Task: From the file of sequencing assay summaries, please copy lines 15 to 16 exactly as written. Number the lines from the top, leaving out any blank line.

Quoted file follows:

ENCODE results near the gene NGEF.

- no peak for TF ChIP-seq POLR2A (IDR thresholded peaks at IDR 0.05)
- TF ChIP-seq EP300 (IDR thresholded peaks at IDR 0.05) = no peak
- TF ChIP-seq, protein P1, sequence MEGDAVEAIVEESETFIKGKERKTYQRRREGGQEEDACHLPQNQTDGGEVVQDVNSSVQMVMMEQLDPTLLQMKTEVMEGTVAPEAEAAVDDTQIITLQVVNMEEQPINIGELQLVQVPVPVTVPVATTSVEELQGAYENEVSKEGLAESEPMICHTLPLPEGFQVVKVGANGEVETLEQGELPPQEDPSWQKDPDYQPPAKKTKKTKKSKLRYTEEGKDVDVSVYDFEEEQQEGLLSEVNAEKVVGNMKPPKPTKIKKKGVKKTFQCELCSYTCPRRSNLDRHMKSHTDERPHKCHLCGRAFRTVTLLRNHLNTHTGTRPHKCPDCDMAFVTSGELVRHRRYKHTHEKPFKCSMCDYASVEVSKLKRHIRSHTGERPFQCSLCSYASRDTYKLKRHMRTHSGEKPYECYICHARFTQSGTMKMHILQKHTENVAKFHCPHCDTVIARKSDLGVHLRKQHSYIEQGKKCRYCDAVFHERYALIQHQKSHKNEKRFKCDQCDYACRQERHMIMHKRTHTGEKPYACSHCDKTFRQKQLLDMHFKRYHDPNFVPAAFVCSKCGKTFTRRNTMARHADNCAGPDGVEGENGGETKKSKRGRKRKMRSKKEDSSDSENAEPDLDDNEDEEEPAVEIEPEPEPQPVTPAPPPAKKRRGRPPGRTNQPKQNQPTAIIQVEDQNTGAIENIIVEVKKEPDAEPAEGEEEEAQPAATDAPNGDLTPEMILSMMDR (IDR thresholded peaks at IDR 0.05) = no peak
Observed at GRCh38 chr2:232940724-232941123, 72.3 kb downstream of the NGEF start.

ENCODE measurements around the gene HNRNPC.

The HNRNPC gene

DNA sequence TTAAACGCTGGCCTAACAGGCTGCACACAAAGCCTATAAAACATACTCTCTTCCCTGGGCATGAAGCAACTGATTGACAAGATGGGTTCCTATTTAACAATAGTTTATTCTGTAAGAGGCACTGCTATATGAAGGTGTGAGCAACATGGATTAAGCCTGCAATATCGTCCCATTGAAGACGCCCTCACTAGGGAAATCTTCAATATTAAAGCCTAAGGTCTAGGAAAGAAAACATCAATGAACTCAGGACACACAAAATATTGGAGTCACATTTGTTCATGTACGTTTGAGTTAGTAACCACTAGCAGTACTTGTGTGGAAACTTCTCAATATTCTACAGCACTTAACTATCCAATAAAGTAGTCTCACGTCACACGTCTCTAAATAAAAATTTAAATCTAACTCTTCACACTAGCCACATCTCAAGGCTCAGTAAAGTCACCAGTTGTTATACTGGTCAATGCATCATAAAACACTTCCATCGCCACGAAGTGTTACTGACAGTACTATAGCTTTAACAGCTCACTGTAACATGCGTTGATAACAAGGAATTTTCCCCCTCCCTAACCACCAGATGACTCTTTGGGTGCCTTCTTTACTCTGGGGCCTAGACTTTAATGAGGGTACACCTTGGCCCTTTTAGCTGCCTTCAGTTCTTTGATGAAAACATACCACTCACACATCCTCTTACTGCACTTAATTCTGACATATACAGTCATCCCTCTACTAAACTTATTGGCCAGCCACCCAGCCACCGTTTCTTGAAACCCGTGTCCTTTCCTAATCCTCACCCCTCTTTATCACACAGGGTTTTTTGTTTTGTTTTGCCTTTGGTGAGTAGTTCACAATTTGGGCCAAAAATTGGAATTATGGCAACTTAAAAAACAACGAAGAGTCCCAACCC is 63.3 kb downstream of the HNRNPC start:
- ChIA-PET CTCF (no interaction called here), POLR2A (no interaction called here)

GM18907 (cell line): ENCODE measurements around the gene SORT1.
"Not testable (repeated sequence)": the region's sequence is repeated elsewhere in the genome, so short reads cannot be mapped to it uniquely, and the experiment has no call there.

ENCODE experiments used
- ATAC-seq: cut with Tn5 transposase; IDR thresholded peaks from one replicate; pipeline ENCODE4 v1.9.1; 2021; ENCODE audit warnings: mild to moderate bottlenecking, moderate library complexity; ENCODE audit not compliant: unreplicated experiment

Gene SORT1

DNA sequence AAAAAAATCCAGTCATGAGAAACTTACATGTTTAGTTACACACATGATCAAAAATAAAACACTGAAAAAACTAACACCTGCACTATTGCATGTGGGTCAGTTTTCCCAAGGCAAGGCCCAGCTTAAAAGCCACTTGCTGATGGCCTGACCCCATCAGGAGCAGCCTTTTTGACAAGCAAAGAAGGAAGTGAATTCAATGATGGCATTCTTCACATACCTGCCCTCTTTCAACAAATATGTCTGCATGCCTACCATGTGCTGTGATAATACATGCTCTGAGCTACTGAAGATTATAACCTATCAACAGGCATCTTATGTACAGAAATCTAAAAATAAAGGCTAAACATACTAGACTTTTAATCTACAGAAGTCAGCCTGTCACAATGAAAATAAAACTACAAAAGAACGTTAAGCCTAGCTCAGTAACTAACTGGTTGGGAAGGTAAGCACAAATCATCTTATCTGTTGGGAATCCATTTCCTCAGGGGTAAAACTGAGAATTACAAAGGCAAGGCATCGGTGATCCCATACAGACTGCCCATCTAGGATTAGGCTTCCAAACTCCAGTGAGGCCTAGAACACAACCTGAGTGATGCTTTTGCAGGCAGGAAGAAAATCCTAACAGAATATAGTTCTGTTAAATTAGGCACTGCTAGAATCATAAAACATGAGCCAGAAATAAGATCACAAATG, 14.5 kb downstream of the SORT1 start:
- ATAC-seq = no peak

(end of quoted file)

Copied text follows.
DNA sequence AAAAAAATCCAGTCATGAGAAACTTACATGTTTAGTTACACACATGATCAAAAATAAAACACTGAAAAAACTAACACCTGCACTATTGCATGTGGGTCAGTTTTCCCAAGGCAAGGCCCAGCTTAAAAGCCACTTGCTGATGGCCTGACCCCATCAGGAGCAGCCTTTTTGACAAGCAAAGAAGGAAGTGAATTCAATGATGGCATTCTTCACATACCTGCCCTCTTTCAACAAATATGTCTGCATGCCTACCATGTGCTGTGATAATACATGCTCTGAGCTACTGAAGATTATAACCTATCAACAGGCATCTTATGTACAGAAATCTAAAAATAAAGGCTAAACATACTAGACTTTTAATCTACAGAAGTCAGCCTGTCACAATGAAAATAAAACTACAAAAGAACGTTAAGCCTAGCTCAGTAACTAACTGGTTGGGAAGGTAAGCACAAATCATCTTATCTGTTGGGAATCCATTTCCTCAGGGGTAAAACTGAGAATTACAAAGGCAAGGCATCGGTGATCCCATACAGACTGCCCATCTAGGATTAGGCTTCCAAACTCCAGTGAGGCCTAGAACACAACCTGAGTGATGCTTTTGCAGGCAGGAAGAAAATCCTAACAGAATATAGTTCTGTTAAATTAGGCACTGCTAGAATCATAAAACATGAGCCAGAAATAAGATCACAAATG, 14.5 kb downstream of the SORT1 start:
- ATAC-seq = no peak